EXAMPLE The exhaust from an eight cylinder, 4-cycle gasoline automobile engine was analyzed for the presence of various combustion products and then the same automobile engine was modified according to the present invention by use of an apparatus as shown in FIG. 4 and the exhaust once again analyzed. In the modified engine the current carried through the coil was about 3 amps causing the oxygen entering the combustion chambers to be in the south pole magnetic state. The field strength of the magnetic field was about 10,000 Gauss. Both tests were conducted with the engine at 600 RPM. The results of the exhaust analysis are shown in the following table.

As may be seen from the foregoing greater combustion efficiency was attained when the engine was modified in accordance with the present invention as evidenced by the fact that a greater amount of oxygen was consumed and more carbon dioxide was produced with the modified engine.

What is claimed is:

1. In a combustion process wherein combustion of a mixture of an oxygen-containing gas and a fuel is effected in a combustion zone, the improvement which comprises treating said oxygen-containing gas prior to mixing it with said fuel by passing said oxygencontaining gas through the south pole section of a magnetic field such that the oxygen in said oxygencontaining gas entering said combustion zone is in the south pole magnetic state, and without subjecting the said oxygen-containing gas or fuel entering said combustion zone to the influence of an electric or electrostatic field prior to combustion.

2. The process of claim 1 wherein said combustion process takes place in an internal combustion engine.

3. The process of claim 2 wherein said combustion process takes place within a reciprocating 4-cycle or 2-cycle internal combustion engine and is effected by a spark ignition means, wherein said oxygen-containing gas is air and wherein said fuel is a normally liquid or gaseous hydrocarbon fuel.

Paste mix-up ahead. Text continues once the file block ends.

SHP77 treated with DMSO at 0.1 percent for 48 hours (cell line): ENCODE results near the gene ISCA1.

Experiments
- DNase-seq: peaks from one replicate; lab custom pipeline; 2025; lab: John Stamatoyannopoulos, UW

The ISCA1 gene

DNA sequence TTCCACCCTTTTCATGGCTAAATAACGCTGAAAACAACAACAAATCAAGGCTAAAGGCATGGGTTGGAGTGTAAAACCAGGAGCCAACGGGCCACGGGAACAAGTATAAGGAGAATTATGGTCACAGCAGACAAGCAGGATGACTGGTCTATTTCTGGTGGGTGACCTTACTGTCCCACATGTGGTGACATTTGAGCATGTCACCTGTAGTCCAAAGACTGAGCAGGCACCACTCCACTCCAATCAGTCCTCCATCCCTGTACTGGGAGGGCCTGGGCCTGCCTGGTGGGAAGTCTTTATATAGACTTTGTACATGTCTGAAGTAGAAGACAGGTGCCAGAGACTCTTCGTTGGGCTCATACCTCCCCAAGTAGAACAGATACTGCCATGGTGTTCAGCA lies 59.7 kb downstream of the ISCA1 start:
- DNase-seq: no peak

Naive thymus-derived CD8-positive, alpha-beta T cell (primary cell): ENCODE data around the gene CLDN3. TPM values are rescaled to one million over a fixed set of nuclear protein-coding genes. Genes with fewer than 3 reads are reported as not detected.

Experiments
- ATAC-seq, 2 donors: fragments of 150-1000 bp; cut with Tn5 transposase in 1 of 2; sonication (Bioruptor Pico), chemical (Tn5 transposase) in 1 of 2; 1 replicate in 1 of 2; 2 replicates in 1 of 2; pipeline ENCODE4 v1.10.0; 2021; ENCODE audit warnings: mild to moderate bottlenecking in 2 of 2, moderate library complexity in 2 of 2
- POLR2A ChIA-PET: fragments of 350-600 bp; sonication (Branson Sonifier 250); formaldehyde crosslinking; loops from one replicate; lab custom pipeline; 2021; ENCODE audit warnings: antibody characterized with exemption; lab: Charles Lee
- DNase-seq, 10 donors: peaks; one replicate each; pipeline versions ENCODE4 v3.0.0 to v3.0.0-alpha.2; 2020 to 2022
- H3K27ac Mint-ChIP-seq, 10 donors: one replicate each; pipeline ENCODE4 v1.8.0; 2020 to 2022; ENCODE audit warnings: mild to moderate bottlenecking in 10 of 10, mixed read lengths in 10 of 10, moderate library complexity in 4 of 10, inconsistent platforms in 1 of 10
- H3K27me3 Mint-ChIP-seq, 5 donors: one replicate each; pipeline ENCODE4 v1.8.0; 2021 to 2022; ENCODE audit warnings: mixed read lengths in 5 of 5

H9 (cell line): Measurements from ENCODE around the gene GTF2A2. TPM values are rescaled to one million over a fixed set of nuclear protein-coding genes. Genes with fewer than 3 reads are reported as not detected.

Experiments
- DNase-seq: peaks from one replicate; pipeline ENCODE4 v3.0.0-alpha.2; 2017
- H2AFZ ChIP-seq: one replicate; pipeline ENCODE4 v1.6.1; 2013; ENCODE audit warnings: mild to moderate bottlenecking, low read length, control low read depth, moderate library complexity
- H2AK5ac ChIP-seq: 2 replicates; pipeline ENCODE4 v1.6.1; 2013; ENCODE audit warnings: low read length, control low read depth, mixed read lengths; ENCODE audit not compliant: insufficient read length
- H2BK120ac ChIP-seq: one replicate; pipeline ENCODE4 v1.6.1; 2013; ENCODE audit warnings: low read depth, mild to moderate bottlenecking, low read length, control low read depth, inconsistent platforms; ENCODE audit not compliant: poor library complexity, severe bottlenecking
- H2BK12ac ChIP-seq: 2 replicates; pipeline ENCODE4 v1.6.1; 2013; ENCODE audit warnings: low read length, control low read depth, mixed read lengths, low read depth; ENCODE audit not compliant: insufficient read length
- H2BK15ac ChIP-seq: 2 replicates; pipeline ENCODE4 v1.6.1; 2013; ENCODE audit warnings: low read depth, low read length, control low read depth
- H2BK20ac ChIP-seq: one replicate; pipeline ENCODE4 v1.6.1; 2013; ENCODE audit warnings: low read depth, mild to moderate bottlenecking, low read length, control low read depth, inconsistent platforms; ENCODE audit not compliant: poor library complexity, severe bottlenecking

4. The process of claim 2 wherein said internal combustion engine is a diesel engine wherein the combustion is effected by compression and wherein said fuel is a normally liquid hydrocarbon.

5. The process of claim 1 wherein said combustion zone is the regeneration section of a fluid catalytic cracking process and said fuel is the carbonaceous residue on the fouled catalyst.

6. The process of claim 1 wherein said magnetic field strength is within the range of about 5,000 to 10,000 Gauss.

7. The process of claim 1 wherein said combustion process takes place within a jet engine.

8. The process of claim 1 wherein the exhaust from said combustion process is additionally passed through the north pole section of a magnetic field in order to enhance the north pole magnetic state of the exhaust gases exiting said combustion process.

9. In an apparatus wherein combustion of a mixture of fuel and an oxygen-containing gas is effected in a combustion zone,

a. oxygen-containing gas intake means,

b. means to supply fuel and said oxygen-containing gas to said combustion zone, and

c. magnetic field means to act upon the oxygen in said oxygen-containing gas before being mixed with said fuel so as to cause the oxygen entering said combustion zone to be in a south pole magnetic state, said apparatus having no means for subjecting the said oxygen-containing gas or fuel to the influence of an electric or electrostatic field prior to combustion.

10. The apparatus of claim 9 wherein said apparatus is an internal combustion engine having means to supply a mixture of vaporized or atomized fuel and said oxygen-containing gas to said combustion zone, wherein said combustion zone is a combustion'chamber having a spark ignition means therein to ignite the fuel mixture supplied thereto, and wherein said oxygencontaining gas is air.